Las Vegas City Councilman Steve Ross shouldn't have voted to advance a new city hall project in December 2008 and February of this year because he had a conflict of interest, the Nevada Ethics Commission ruled Friday.
He should have abstained from votes on Dec. 3 and Feb. 18, commissioners ruled, citing evidence that the Southern Nevada Building and Construction Trades Council, where Ross serves as secretary-treasurer, was pursuing a labor deal with Forest City, the new city hall's developer at the time.
"Obviously I don't agree with that," Ross said of the commission's ruling. "I believe I followed the counsel of the Ethics Commission and what I heard from my own counsel."
Commissioners voted 4-1 -- with Commissioner Gregory Gale casting the only "no" vote -- that Ross should have abstained from the votes and disclosed his relationship with the trades council at the Dec. 3 meeting.
He made that disclosure at the Feb. 18 meeting.
The commission voted unanimously that the votes at issue were not 'willful,' meaning there are no civil penalties attached. If the violations had been found to be willful, Ross could have faced fines.
Gale said he was satisfied that the trades council was not, in fact, going after a labor deal at the time.
There was some confusion on that point.
Trades council president Rick Johnson testified Thursday that he started talking with Forest City in November or December of 2008.
He returned on Friday to say he was mistaken, and provided phone and e-mail records that he said show he didn't contact Forest City until April, when he sent a draft labor agreement to Forest City.
The last time Ross voted on the city hall project was Feb. 18. He abstained from subsequent votes.
"I was incorrect yesterday," Johnson said. "We're in constant negotiations. I wasn't sure of the exact date."
Commission member Mark Hutchison didn't buy it. By Johnson's own admission, he noted, discussions of a labor agreement don't start by sending a draft agreement.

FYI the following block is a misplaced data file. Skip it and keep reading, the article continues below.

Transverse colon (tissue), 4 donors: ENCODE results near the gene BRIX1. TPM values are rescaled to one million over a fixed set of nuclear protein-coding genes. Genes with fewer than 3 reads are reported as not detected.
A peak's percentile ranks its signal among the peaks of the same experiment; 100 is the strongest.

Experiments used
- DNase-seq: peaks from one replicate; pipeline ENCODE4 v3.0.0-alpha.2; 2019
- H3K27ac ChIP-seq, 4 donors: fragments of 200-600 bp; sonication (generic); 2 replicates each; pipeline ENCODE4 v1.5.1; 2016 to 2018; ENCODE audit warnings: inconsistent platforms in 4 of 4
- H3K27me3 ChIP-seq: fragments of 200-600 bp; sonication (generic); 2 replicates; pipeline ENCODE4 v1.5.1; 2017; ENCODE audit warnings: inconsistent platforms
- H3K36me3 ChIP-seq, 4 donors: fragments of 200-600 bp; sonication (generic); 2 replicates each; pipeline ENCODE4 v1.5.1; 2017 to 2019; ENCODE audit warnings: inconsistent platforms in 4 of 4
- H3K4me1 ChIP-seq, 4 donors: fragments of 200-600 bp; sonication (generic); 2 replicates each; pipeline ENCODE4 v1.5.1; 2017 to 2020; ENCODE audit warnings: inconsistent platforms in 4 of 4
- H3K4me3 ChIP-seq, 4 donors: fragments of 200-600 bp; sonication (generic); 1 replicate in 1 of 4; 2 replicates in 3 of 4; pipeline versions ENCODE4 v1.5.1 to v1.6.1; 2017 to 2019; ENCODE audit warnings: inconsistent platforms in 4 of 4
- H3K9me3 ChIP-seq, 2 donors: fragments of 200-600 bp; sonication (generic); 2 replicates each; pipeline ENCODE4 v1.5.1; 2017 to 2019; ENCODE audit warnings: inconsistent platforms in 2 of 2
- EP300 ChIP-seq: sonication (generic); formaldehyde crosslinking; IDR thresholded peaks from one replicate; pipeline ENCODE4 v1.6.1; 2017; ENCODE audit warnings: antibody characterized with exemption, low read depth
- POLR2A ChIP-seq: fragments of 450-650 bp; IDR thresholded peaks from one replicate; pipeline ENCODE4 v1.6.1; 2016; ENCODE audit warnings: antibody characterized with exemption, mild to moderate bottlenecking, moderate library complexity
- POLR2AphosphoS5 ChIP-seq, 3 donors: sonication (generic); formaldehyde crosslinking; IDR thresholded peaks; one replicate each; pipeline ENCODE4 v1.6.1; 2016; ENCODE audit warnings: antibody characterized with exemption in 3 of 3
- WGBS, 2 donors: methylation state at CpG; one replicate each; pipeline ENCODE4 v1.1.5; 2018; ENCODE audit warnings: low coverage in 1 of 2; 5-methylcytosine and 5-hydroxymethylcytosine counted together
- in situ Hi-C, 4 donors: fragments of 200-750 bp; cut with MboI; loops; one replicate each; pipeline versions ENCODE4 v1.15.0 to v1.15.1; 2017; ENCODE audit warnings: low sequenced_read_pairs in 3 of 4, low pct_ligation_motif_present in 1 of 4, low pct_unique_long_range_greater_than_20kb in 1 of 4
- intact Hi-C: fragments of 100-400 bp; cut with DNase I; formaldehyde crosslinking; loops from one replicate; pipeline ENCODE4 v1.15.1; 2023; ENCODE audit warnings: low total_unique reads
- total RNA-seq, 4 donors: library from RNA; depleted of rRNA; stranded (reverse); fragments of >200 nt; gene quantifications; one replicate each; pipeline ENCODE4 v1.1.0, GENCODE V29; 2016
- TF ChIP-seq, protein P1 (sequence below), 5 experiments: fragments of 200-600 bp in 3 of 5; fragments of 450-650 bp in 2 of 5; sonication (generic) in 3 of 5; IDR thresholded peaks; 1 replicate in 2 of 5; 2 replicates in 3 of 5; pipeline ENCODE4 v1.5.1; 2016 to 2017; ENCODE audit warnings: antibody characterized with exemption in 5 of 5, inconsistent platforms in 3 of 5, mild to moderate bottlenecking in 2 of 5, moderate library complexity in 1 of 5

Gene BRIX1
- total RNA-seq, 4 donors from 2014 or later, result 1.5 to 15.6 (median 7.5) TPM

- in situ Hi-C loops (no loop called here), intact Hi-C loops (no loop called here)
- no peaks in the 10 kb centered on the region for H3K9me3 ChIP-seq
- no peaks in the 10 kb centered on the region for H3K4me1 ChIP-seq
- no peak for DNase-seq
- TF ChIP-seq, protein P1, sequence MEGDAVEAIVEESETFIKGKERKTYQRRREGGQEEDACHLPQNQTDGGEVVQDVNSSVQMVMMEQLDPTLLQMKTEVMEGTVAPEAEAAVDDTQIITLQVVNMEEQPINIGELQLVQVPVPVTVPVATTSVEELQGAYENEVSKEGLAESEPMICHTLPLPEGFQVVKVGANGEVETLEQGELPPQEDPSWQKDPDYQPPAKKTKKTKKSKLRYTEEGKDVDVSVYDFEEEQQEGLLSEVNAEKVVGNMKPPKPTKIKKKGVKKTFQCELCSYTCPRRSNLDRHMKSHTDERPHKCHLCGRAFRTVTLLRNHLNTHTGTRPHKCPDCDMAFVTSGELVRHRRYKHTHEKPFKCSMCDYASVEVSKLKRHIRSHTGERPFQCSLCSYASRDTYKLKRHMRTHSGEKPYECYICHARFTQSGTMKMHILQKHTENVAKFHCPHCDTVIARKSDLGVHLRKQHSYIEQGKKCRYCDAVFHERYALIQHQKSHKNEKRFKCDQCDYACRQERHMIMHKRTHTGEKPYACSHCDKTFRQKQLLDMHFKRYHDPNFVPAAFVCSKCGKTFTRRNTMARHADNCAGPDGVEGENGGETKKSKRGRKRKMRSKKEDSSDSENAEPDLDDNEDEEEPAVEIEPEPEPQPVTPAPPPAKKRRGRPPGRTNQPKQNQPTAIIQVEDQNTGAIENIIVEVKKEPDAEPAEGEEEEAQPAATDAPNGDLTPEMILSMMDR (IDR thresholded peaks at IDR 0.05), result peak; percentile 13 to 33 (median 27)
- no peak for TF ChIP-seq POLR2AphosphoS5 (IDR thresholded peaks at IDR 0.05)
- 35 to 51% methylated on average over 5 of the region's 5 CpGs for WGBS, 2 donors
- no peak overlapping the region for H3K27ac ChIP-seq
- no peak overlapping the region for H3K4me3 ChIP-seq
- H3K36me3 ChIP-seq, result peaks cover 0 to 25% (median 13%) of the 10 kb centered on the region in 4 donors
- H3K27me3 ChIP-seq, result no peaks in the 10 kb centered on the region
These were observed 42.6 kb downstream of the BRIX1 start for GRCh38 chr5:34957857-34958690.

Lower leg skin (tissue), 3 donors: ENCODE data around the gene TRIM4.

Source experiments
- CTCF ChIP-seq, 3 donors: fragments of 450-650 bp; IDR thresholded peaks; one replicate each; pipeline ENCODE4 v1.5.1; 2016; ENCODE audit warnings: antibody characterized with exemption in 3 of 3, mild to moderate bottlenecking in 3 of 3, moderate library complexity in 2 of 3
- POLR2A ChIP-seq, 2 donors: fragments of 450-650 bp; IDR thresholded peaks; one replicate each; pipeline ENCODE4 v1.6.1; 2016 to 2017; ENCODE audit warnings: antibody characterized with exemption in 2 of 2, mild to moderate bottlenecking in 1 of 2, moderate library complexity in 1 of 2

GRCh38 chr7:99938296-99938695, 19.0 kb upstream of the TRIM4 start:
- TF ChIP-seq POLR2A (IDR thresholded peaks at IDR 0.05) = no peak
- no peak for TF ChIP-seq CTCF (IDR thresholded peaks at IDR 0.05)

"Maybe it happened, but it'd be highly unusual," Hutchison said. "I found that testimony to be somewhat suspect. It didn't ring true to me."
Ross and Steve Redlinger, the trades council's former spokesman and lobbyist, said Johnson made a mistake in his Thursday testimony.
"He was unprepared to talk about dates," Redlinger said.
If the trades council was in discussions at the time, Ross said, "I would not have voted." In more recent votes, Ross has abstained and cited the talks between Forest City and the trades council as the reason.
The original ethics complaint was filed in February and cited the Dec. 3 and Feb. 18 votes, as well as another city hall voted on Nov. 19, 2008. It also cited Ross' votes in favor of a U.S. 95 interchange project, a casino at Kyle Canyon and a multitude of consent agenda items that allegedly benefited construction unions.
The Kyle Canyon and consent agenda items were dismissed before this week's hearing, and commissioners voted unanimously Friday to dismiss the U.S. 95 complaint.
"It's clear that Councilman Ross did violate ethics," said Tyson Wrensch, one of the three Ward 6 residents who filed the complaint. "It gives citizens like me hope that we can make a difference."
Wrensch backed Ross' opponent in this year's municipal elections and said he's been unhappy with many of Ross' votes.
"As for what's next, I don't know. We'll still be watching and we may be back here," Wrensch said, adding Ross appears to be serving two masters. "The best thing for him to do is to pick a job."
This is not Ross' first trip to the Ethics Commission. He sought an advisory opinion in 2007 to see if he could fill the trades council job while being a sitting councilman.
He was told that it's not an automatic conflict of interest, but that he'd have to be careful because the trades council represents construction unions and promotes the use of union labor.
Metaphors trotted out Friday included "stepping on a land mine," swimming in shark-infested waters, and "a swamp full of alligators."
In the future, Ross will probably issue a blanket declaration at the beginning of council meetings that he works with the labor unions. He doesn't automatically have to abstain from a vote involving a construction project, but he must be more careful, Hutchison said.
"What he didn't do is think about the downstream analysis," he said, such as the fact that a vote to approve a project one day could lead to union jobs down the line. "There are downstream ways in which your interests or the trade unions' interests could be affected."
Contact reporter Alan Choate at email@example.com or 702-229-6435.